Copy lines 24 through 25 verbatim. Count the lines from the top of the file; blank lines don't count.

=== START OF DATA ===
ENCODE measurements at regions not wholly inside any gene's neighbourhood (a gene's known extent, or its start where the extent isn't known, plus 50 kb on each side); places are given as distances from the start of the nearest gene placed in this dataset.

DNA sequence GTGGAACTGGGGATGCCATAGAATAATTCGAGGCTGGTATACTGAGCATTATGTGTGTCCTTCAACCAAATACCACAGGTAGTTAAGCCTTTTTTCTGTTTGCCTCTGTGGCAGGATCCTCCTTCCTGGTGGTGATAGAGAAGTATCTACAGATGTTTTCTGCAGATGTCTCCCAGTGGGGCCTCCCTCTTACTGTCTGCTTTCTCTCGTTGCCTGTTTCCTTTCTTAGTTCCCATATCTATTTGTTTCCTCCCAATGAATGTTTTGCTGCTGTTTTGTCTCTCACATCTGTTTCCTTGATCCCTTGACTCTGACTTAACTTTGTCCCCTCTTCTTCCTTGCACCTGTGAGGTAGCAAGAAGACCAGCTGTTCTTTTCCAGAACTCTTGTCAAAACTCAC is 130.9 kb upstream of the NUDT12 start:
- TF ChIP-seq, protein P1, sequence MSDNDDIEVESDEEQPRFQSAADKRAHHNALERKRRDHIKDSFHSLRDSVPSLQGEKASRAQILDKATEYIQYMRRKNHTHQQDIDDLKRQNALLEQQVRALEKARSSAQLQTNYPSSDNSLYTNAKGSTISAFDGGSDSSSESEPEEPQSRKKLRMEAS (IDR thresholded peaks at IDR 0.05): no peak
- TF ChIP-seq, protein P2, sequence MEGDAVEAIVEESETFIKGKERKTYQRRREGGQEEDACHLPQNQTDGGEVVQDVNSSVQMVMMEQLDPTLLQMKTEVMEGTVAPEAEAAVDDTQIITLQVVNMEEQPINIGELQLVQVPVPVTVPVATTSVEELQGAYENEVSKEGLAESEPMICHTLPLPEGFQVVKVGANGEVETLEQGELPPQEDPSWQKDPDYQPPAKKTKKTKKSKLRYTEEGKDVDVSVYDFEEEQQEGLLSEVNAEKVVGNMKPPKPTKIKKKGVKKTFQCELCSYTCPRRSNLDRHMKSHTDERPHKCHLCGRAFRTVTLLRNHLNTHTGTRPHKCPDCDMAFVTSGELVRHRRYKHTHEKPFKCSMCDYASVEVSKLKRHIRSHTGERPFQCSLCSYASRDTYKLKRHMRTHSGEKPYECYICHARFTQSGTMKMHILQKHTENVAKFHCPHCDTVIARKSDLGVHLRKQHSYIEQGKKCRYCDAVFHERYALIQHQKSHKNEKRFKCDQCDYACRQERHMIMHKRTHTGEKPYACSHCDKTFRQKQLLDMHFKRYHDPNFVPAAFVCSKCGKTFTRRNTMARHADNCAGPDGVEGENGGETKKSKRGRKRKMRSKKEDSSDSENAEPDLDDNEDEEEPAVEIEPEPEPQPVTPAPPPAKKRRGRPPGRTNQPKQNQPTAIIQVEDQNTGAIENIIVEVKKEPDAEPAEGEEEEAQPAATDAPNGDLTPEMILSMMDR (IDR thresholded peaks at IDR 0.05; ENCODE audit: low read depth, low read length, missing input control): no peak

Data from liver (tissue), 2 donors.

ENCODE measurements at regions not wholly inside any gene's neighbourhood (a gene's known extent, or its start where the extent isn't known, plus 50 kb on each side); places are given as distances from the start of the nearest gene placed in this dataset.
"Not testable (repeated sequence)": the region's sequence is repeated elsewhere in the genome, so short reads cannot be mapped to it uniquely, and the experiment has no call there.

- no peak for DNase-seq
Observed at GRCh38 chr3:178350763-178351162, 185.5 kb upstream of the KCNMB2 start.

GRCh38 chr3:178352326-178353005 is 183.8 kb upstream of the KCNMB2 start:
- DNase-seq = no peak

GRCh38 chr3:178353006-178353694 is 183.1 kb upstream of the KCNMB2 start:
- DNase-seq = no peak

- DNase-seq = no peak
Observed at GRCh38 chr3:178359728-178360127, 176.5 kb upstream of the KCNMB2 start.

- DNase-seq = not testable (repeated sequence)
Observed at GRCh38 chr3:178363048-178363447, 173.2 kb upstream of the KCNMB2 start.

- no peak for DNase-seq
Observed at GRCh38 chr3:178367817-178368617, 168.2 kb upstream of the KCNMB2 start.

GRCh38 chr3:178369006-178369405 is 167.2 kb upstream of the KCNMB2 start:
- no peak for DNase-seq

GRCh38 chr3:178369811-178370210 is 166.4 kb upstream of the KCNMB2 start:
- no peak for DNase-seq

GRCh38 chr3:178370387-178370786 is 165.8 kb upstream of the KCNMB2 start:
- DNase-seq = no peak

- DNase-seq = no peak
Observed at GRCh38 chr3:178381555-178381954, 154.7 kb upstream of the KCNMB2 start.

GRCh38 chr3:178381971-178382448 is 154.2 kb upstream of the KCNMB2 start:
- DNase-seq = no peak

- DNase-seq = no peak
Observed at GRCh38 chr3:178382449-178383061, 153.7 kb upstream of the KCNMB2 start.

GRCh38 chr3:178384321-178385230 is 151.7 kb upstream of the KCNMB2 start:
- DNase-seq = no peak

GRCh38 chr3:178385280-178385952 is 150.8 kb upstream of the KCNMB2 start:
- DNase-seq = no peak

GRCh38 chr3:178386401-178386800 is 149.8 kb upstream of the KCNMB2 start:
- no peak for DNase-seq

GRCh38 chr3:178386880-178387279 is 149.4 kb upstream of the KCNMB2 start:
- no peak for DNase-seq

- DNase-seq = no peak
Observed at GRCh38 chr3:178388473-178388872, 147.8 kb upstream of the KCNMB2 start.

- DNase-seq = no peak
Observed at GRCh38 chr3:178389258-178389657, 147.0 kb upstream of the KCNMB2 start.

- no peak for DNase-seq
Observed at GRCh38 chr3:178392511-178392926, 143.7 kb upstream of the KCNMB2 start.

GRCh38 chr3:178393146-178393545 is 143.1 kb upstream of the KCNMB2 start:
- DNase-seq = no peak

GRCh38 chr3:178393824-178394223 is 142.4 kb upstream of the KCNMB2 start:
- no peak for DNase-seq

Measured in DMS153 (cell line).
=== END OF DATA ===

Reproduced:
GRCh38 chr3:178370387-178370786 is 165.8 kb upstream of the KCNMB2 start:
- DNase-seq = no peak